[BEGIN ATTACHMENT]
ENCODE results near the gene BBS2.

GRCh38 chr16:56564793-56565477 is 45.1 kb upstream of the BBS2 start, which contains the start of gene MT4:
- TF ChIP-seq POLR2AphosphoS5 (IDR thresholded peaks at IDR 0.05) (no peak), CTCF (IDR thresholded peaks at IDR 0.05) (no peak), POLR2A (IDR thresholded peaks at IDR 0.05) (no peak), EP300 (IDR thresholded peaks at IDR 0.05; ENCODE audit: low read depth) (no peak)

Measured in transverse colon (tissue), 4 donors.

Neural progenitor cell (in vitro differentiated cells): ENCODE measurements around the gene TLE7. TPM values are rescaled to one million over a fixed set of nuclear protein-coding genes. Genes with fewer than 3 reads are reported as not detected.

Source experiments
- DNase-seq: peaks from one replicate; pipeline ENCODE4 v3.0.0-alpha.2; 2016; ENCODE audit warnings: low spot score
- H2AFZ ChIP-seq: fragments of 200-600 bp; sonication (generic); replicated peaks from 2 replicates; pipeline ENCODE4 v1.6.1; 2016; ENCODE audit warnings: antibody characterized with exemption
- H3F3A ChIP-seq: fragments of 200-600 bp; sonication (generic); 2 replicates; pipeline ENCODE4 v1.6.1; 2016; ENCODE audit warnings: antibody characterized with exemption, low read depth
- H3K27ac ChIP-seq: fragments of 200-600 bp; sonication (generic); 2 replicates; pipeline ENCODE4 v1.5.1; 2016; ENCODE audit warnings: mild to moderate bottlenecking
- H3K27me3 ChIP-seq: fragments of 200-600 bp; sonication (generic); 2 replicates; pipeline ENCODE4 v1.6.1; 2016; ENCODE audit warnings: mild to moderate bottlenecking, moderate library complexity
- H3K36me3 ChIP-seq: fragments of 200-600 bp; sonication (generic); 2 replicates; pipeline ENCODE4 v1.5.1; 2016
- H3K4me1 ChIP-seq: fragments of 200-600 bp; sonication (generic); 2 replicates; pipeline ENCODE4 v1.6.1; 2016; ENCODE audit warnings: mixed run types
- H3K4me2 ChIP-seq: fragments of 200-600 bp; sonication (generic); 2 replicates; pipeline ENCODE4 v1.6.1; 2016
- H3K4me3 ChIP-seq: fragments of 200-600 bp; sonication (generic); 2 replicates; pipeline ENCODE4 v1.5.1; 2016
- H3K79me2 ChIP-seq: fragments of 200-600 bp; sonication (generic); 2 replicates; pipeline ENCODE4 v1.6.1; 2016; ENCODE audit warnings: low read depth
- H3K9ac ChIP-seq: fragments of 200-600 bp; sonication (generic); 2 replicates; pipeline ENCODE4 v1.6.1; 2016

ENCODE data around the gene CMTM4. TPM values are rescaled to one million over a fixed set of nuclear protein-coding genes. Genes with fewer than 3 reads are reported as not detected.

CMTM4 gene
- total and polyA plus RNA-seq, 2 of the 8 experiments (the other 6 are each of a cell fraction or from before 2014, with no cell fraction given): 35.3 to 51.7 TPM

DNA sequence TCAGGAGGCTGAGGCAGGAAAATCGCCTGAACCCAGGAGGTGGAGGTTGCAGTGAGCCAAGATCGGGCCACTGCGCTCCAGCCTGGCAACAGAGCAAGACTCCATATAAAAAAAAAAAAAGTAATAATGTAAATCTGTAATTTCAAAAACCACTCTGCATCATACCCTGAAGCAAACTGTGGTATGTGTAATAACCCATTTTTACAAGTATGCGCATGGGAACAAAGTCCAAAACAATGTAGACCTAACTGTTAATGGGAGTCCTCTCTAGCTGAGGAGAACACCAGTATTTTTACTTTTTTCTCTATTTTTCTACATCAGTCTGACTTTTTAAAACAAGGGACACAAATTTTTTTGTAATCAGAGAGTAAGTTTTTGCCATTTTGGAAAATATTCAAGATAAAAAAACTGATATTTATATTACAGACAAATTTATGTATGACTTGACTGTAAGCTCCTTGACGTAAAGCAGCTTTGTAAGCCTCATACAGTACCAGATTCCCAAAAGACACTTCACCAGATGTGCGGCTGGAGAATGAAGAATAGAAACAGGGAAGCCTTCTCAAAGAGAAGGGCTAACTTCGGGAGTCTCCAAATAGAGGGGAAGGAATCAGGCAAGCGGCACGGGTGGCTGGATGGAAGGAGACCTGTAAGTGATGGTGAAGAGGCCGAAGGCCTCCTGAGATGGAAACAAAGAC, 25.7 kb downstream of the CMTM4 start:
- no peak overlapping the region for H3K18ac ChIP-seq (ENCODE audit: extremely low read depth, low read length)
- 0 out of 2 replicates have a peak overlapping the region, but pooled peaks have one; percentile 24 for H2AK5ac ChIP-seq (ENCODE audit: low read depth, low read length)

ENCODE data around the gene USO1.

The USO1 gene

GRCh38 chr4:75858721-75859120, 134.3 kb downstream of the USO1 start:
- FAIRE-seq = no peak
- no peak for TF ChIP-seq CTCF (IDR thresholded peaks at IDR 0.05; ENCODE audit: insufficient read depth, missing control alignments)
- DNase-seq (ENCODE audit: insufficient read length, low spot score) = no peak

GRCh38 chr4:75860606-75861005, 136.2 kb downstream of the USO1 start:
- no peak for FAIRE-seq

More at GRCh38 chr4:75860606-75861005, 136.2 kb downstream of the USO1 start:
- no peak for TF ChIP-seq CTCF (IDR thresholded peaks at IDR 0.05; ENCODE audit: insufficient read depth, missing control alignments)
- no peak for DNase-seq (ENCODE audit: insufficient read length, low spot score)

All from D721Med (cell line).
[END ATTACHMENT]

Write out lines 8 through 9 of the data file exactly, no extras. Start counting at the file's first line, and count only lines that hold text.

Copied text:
- H2AFZ ChIP-seq: fragments of 200-600 bp; sonication (generic); replicated peaks from 2 replicates; pipeline ENCODE4 v1.6.1; 2016; ENCODE audit warnings: antibody characterized with exemption
- H3F3A ChIP-seq: fragments of 200-600 bp; sonication (generic); 2 replicates; pipeline ENCODE4 v1.6.1; 2016; ENCODE audit warnings: antibody characterized with exemption, low read depth